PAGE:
This book is the most complete history of the Saturn launch vehicle family available. Author Roger Bilstein wrote this as an official history for NASA in the late 1970s, and it was originally published in 1980. This edition is paperbound and is published by the University Press of Florida. I was tempted to give the book five stars, but ultimately two things lowered it to four. First, the illustrations are quite poor. All are black and white and most are public domain images that are of low quality. Many are taken from much larger sources and compressed so that the legends and details are virtually or completely impossible to discern. There are many better illustrations available, and there is no reason that a modern reprint of this book should have such inferior illustrations, especially when such complex (and difficult to visualize) machinery is being discussed. The second and more minor reason for the loss of a star is due to the extremely annoying use of metric units (newtons, etc.) throughout the book, which was a misdirected Carter administration whim in vogue when this was written. The problem is not with the units themselves, but rather that all the original units the program worked with were English, and after conversion the numbers are extremely cumbersome to digest and work with: as an example I opened the text randomly to page 119 (which deals with F-1 thrust chamber and furnace brazing,) and found this example, which is typical, but not the worst: "the F-1 was designed to burn its propellants at approximately 79000 newtons per square centimeter (1150 pounds per square inch) at the injector face...." Given that virtually all other sources (and all original sources) cite English units, this is a needless complication that should have been revised.
Having noted the negatives, this book has a lot of positives: it has extremely detailed history on all the Saturn program iterations, including the often neglected Saturn 1 and 1B models. It also discusses proposed but unflown Saturn derivatives, and of course the mighty Saturn V. The book presents a background on previous programs and key personnel and developmental and design choices and rationale; the discussion of the pros and cons of cryogenic propellants in various applications is especially well written. Following this the different models of Saturn vehicle are detailed to include all stages, engines, systems, and Instrument Units (which were fairly similar throughout the program.)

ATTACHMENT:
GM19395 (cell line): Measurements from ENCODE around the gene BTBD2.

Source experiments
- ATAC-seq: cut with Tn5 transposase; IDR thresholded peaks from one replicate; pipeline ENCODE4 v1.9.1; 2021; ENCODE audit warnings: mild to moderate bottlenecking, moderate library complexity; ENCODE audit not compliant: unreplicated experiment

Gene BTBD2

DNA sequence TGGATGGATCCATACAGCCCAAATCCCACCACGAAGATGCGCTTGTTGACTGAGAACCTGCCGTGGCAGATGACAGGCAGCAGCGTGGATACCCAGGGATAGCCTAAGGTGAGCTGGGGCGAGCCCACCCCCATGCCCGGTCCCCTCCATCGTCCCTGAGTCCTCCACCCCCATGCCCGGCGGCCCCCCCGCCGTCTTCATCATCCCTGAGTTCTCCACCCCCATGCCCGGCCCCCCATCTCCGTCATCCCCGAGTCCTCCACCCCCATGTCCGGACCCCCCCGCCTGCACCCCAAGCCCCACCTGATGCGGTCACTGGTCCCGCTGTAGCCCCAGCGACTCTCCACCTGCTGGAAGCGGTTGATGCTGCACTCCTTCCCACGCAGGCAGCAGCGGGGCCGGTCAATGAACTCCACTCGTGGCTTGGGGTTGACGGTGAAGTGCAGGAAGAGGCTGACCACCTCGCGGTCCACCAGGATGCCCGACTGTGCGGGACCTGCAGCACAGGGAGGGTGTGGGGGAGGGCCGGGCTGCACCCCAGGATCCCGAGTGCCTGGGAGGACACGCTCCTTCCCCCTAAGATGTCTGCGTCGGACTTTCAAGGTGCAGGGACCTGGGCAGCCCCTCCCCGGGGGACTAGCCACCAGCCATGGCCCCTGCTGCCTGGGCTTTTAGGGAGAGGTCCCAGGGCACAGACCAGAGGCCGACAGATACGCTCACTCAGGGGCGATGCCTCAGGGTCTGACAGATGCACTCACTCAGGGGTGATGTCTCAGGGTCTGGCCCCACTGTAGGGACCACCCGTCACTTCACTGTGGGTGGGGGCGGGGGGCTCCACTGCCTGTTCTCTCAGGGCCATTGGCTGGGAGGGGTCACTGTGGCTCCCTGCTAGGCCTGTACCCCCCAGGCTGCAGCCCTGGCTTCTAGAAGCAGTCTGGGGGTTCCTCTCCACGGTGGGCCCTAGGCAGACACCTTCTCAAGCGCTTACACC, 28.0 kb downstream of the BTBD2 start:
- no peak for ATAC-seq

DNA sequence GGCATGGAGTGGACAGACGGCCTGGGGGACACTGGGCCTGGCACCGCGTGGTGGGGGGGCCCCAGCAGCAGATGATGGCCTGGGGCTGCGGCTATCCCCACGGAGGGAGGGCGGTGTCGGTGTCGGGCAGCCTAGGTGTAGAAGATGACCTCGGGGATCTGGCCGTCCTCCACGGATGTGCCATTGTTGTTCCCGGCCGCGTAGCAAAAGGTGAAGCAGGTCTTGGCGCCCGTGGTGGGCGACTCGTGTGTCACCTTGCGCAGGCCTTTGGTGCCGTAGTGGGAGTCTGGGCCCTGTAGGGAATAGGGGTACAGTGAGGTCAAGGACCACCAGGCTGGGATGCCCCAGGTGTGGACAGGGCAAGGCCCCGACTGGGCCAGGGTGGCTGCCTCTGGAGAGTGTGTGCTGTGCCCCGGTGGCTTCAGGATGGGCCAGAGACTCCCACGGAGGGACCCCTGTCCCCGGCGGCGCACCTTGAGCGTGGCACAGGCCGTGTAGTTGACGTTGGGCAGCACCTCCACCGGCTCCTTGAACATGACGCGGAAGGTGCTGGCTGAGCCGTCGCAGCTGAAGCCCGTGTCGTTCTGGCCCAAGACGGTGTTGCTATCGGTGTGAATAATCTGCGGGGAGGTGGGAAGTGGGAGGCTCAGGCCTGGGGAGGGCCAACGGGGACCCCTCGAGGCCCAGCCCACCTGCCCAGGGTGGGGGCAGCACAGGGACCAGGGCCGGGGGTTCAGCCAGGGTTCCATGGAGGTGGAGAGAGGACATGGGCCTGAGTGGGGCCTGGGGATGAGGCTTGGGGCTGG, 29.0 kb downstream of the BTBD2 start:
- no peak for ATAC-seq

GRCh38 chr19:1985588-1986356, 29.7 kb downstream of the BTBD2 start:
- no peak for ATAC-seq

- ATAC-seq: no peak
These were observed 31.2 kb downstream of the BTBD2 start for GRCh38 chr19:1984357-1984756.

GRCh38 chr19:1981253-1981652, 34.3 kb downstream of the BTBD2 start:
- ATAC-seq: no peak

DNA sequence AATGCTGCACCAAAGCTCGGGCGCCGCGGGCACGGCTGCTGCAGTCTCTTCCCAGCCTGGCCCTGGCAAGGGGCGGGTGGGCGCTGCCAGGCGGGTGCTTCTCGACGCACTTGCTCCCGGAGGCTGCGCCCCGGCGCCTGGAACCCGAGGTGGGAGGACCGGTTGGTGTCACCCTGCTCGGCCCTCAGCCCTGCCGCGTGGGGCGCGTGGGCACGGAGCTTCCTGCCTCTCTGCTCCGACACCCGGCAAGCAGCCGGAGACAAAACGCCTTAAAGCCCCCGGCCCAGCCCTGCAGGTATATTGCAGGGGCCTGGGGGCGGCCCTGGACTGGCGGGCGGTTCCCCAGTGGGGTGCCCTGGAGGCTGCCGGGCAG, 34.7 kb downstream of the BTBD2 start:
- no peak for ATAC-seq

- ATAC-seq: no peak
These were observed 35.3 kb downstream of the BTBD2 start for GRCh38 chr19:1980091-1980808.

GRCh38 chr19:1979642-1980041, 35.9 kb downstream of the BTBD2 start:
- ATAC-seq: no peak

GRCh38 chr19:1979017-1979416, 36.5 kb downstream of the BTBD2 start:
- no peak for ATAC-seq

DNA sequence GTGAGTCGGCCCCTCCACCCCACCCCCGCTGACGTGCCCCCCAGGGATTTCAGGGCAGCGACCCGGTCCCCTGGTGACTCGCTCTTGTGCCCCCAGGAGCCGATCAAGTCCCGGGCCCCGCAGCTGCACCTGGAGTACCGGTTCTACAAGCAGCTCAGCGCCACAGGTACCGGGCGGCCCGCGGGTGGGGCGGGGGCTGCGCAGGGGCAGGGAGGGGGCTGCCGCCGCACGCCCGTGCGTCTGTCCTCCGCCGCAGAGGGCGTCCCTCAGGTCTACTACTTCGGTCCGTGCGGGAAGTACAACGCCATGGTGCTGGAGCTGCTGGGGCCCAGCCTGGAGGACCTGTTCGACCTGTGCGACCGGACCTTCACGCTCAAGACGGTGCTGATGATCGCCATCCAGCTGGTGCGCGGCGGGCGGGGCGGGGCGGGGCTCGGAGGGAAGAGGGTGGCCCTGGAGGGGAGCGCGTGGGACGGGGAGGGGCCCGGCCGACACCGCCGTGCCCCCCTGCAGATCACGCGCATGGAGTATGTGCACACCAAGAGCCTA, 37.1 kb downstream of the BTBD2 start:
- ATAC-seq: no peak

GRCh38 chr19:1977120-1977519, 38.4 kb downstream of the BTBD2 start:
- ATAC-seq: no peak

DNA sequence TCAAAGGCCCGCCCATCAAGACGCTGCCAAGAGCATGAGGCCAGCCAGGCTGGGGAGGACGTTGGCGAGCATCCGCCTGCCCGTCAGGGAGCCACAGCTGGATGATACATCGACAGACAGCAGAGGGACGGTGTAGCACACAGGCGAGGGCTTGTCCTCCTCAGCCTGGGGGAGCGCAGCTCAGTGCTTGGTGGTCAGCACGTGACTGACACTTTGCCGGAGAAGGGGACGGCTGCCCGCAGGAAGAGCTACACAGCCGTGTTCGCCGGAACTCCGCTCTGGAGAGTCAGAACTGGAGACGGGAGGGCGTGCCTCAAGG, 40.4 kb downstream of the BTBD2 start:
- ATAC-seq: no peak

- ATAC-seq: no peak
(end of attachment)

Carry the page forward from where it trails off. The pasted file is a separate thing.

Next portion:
There is enormous effort expended to detail the histories of the various stages and the individual histories of the individual rocket engines built. Several missions are examined in great detail, most notably AS-506, which was, of course, Apollo 11. After the discussion of the technical details of the Saturns, Bilstein presents an excellent examination of the logistics of Apollo and the management techniques used to oversee the design, construction, checkout, and launch of the vehicles. The book concludes with a treasure trove of appendices full of technical and other data, which serious space historians will find of enormous assistance.
This is overall a great book, and I recommend it highly to anyone serious about space history. It is not casual reading for most people, but is extremely well detailed, and were it not for the illustration issues (and metric units, to a lesser extent) this book would easily have been awarded five stars.